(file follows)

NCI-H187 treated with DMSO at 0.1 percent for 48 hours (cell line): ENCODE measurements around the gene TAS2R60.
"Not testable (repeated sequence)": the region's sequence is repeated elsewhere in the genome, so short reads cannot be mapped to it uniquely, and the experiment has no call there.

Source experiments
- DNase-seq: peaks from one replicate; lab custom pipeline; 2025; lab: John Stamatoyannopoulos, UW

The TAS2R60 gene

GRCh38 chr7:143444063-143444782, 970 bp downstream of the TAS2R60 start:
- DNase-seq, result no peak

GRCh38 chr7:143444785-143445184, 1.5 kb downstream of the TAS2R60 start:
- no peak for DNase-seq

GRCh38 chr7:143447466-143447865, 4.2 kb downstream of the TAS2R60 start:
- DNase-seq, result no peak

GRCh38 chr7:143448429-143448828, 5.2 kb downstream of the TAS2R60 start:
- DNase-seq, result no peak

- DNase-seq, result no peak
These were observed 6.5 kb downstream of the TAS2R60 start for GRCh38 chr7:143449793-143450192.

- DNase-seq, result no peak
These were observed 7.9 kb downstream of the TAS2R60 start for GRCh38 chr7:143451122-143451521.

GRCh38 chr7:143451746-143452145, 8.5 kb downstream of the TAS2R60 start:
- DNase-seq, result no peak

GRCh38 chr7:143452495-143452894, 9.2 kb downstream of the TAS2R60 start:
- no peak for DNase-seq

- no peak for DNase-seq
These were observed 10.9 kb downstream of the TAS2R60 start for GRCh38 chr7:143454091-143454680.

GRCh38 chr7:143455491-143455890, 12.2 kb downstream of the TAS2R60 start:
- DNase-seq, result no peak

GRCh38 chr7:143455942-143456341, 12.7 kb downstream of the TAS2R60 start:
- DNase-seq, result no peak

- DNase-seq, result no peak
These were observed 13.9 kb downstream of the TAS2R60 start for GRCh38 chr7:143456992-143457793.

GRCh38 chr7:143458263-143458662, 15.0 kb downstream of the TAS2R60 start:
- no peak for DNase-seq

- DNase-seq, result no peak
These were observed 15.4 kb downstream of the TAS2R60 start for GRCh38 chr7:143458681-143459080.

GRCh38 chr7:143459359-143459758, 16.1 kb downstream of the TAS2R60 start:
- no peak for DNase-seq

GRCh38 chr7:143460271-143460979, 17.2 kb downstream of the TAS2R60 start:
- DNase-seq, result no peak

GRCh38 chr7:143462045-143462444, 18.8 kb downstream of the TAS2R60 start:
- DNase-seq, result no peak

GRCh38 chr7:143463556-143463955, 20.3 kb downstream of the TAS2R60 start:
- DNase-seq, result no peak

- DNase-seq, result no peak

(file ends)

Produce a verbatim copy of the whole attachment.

NCI-H187 treated with DMSO at 0.1 percent for 48 hours (cell line): ENCODE measurements around the gene TAS2R60.
"Not testable (repeated sequence)": the region's sequence is repeated elsewhere in the genome, so short reads cannot be mapped to it uniquely, and the experiment has no call there.

Source experiments
- DNase-seq: peaks from one replicate; lab custom pipeline; 2025; lab: John Stamatoyannopoulos, UW

The TAS2R60 gene

GRCh38 chr7:143444063-143444782, 970 bp downstream of the TAS2R60 start:
- DNase-seq, result no peak

GRCh38 chr7:143444785-143445184, 1.5 kb downstream of the TAS2R60 start:
- no peak for DNase-seq

GRCh38 chr7:143447466-143447865, 4.2 kb downstream of the TAS2R60 start:
- DNase-seq, result no peak

GRCh38 chr7:143448429-143448828, 5.2 kb downstream of the TAS2R60 start:
- DNase-seq, result no peak

- DNase-seq, result no peak
These were observed 6.5 kb downstream of the TAS2R60 start for GRCh38 chr7:143449793-143450192.

- DNase-seq, result no peak
These were observed 7.9 kb downstream of the TAS2R60 start for GRCh38 chr7:143451122-143451521.

GRCh38 chr7:143451746-143452145, 8.5 kb downstream of the TAS2R60 start:
- DNase-seq, result no peak

GRCh38 chr7:143452495-143452894, 9.2 kb downstream of the TAS2R60 start:
- no peak for DNase-seq

- no peak for DNase-seq
These were observed 10.9 kb downstream of the TAS2R60 start for GRCh38 chr7:143454091-143454680.

GRCh38 chr7:143455491-143455890, 12.2 kb downstream of the TAS2R60 start:
- DNase-seq, result no peak

GRCh38 chr7:143455942-143456341, 12.7 kb downstream of the TAS2R60 start:
- DNase-seq, result no peak

- DNase-seq, result no peak
These were observed 13.9 kb downstream of the TAS2R60 start for GRCh38 chr7:143456992-143457793.

GRCh38 chr7:143458263-143458662, 15.0 kb downstream of the TAS2R60 start:
- no peak for DNase-seq

- DNase-seq, result no peak
These were observed 15.4 kb downstream of the TAS2R60 start for GRCh38 chr7:143458681-143459080.

GRCh38 chr7:143459359-143459758, 16.1 kb downstream of the TAS2R60 start:
- no peak for DNase-seq

GRCh38 chr7:143460271-143460979, 17.2 kb downstream of the TAS2R60 start:
- DNase-seq, result no peak

GRCh38 chr7:143462045-143462444, 18.8 kb downstream of the TAS2R60 start:
- DNase-seq, result no peak

GRCh38 chr7:143463556-143463955, 20.3 kb downstream of the TAS2R60 start:
- DNase-seq, result no peak

- DNase-seq, result no peak